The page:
"The problem that we've had in dealing with the data that we've had over the five to 10 years since we began the revision process of D.S.M.-5 is a failure of our neuroscience and biology to give us the level of diagnostic criteria, a level of sensitivity and specificity that we would be able to introduce into the diagnostic manual," Dr. Kupfer said.
The creators of the D.S.M. in the 1960s and '70s "were real heroes at the time," said Dr. Steven E. Hyman, a psychiatrist and neuroscientist at the Broad Institute and a former director at the National Institute of Mental Health. "They chose a model in which all psychiatric illnesses were represented as categories discontinuous with 'normal.' But this is totally wrong in a way they couldn't have imagined. So in fact what they produced was an absolute scientific nightmare. Many people who get one diagnosis get five diagnoses, but they don't have five diseases — they have one underlying condition."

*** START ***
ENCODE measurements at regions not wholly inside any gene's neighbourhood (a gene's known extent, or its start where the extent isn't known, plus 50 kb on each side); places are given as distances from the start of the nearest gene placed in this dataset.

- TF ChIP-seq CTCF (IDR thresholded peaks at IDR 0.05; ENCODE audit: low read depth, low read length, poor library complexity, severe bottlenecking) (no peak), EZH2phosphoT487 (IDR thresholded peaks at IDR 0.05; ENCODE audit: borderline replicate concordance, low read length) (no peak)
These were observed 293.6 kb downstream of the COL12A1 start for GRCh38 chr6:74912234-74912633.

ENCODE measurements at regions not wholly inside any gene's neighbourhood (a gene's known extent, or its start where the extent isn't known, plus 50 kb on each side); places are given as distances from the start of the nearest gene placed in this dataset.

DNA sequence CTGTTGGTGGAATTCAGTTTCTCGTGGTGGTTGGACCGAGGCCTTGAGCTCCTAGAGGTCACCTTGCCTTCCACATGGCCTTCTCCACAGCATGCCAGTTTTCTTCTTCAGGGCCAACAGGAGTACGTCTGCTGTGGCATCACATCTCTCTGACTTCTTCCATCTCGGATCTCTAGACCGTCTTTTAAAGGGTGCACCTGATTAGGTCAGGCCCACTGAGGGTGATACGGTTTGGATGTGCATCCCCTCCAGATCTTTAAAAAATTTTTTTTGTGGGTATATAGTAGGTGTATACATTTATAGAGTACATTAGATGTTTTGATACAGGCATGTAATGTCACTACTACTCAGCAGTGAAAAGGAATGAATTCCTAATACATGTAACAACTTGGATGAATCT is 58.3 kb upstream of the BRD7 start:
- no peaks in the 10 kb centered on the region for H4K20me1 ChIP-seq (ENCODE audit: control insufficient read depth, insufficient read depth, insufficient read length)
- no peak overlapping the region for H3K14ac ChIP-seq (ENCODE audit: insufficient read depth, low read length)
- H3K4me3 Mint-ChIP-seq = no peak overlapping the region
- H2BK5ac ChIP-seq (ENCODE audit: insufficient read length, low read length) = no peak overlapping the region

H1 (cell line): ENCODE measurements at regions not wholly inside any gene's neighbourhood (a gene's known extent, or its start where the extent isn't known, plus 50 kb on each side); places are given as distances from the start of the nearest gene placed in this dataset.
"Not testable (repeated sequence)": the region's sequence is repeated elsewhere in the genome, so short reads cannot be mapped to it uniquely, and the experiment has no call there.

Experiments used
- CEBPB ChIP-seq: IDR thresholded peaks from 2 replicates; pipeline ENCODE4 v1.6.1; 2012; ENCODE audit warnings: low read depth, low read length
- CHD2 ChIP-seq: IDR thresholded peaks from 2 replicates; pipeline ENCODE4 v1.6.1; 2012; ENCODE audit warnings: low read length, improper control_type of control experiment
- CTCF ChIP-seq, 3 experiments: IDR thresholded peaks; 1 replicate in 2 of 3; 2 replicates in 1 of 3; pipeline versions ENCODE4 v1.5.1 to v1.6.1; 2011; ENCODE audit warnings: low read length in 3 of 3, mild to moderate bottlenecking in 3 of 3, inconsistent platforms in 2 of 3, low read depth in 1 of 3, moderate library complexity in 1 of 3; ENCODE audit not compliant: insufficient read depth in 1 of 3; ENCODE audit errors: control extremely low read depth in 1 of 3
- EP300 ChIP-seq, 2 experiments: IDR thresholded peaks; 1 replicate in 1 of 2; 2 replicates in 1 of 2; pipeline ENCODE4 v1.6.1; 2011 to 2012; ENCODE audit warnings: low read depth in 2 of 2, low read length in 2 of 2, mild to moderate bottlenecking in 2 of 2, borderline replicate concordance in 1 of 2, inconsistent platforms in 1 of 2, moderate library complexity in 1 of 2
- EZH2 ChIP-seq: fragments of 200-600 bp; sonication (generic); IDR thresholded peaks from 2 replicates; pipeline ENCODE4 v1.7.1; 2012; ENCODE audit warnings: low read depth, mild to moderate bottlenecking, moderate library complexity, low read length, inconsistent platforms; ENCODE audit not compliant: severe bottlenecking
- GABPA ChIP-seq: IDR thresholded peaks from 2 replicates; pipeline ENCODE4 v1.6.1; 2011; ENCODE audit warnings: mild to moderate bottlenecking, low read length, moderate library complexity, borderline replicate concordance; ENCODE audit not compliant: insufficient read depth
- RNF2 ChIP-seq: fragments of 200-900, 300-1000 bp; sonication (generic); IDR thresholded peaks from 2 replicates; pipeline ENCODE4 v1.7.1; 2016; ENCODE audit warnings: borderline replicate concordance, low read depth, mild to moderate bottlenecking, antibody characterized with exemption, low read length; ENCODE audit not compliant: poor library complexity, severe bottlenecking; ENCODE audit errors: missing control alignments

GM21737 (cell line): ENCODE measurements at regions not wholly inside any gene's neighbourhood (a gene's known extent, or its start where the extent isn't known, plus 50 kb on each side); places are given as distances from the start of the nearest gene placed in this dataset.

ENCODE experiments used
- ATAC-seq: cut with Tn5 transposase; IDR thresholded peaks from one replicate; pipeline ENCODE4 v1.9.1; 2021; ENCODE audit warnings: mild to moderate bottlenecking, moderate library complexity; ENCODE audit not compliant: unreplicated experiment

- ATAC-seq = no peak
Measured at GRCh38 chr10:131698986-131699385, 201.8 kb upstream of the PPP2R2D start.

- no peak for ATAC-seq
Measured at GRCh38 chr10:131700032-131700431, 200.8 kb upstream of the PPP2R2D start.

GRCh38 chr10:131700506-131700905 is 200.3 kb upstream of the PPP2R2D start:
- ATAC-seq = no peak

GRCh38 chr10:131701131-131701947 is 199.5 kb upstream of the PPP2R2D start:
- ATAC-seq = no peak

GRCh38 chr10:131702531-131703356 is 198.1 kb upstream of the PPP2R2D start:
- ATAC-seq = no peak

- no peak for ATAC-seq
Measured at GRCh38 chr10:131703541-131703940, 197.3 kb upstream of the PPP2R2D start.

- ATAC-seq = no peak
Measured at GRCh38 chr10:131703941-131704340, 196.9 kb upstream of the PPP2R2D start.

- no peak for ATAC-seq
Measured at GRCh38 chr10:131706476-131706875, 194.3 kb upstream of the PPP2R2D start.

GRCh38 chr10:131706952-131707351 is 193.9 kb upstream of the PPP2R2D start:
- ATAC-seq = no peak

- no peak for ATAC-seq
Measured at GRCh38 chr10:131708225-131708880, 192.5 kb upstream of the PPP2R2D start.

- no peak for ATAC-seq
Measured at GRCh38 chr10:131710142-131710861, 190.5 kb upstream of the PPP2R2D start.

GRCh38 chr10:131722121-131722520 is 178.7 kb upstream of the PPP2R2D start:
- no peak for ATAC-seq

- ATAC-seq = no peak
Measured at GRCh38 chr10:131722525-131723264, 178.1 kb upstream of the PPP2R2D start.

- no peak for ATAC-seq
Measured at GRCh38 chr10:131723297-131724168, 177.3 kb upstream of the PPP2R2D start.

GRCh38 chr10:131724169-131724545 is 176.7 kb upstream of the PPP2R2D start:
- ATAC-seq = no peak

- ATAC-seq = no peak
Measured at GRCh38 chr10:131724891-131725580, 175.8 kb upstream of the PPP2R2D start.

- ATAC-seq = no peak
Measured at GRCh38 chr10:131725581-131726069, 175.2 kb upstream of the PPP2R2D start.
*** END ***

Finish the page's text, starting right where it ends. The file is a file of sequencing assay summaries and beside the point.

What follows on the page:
Dr. Hyman, Dr. Insel and other experts said they hoped that the science of psychiatry would follow the direction of cancer research, which is moving from classifying tumors by where they occur in the body to characterizing them by their genetic and molecular signatures.
About two years ago, to spur a move in that direction, Dr. Insel started a federal project called Research Domain Criteria, or RDoC, which he highlighted in a blog post last week. Dr. Insel said in the blog that the National Institute of Mental Health would be "reorienting its research away from D.S.M. categories" because "patients with mental disorders deserve better." His commentary has created ripples throughout the mental health community.